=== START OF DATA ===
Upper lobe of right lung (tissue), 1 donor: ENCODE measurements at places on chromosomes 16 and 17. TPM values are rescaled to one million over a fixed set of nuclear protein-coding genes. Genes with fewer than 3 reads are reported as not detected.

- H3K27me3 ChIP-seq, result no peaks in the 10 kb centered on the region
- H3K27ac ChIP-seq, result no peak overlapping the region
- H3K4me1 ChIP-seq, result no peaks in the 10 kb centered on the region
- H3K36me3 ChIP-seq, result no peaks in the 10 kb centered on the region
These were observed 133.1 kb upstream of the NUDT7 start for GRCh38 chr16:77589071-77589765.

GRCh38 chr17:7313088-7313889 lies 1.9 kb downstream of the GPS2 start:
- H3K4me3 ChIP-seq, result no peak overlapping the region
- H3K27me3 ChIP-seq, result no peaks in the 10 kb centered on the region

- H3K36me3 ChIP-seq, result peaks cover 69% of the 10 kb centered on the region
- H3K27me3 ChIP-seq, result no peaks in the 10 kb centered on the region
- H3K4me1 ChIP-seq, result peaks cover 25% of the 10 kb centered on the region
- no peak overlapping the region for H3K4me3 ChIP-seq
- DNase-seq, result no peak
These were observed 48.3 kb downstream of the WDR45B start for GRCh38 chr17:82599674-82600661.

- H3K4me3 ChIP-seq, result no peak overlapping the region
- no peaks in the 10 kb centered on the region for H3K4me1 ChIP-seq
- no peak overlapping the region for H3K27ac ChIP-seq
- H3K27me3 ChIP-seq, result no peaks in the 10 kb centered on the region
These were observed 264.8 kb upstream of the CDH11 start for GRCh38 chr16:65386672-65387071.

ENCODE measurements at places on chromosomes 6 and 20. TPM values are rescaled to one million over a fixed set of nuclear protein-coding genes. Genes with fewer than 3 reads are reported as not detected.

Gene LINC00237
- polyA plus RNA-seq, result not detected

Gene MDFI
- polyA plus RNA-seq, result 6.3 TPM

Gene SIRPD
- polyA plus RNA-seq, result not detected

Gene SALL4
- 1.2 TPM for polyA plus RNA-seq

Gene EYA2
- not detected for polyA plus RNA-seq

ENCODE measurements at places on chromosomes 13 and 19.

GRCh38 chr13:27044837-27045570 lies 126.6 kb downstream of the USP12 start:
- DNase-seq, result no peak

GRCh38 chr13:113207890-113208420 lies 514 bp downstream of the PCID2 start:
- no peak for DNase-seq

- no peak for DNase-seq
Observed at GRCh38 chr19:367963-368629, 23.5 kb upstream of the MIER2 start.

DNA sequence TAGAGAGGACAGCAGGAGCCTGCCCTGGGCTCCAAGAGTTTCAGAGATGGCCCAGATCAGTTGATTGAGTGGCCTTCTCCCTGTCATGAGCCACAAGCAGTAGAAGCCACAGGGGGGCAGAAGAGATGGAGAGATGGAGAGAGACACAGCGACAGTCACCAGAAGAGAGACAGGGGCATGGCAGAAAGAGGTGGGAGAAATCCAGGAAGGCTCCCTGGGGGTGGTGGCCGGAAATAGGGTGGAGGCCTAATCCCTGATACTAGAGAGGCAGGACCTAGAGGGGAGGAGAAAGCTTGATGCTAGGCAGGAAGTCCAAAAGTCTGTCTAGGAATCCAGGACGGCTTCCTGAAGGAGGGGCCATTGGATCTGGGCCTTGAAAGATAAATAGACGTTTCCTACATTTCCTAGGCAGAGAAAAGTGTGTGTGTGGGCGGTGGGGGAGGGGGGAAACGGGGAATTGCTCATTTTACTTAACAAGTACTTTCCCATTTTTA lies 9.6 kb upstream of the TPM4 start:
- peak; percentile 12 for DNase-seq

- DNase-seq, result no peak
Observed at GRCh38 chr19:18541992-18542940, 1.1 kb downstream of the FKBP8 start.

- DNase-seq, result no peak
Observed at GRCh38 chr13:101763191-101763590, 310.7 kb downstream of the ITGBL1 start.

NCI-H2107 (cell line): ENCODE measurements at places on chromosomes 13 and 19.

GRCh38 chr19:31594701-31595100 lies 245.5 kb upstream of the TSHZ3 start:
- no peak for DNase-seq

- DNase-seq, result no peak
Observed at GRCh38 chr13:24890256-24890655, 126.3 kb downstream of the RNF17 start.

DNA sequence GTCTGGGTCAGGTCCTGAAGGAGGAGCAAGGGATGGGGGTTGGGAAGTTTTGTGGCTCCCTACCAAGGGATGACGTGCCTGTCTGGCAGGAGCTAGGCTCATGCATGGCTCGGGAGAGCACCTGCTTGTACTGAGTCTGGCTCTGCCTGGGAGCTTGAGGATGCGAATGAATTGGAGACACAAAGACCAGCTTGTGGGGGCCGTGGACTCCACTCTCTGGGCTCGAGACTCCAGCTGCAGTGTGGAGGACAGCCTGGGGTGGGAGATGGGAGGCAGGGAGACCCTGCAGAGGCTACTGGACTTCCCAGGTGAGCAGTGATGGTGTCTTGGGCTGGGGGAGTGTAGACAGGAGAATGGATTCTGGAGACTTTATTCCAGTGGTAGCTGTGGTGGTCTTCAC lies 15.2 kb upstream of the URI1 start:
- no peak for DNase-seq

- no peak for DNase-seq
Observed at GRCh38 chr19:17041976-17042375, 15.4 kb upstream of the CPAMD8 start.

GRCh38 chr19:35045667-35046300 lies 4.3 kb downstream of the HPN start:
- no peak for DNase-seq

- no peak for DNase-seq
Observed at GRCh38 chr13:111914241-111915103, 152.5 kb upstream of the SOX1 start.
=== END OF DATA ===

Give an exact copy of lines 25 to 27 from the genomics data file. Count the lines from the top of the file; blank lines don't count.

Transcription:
- polyA plus RNA-seq, result 6.3 TPM

Gene SIRPD
- polyA plus RNA-seq, result not detected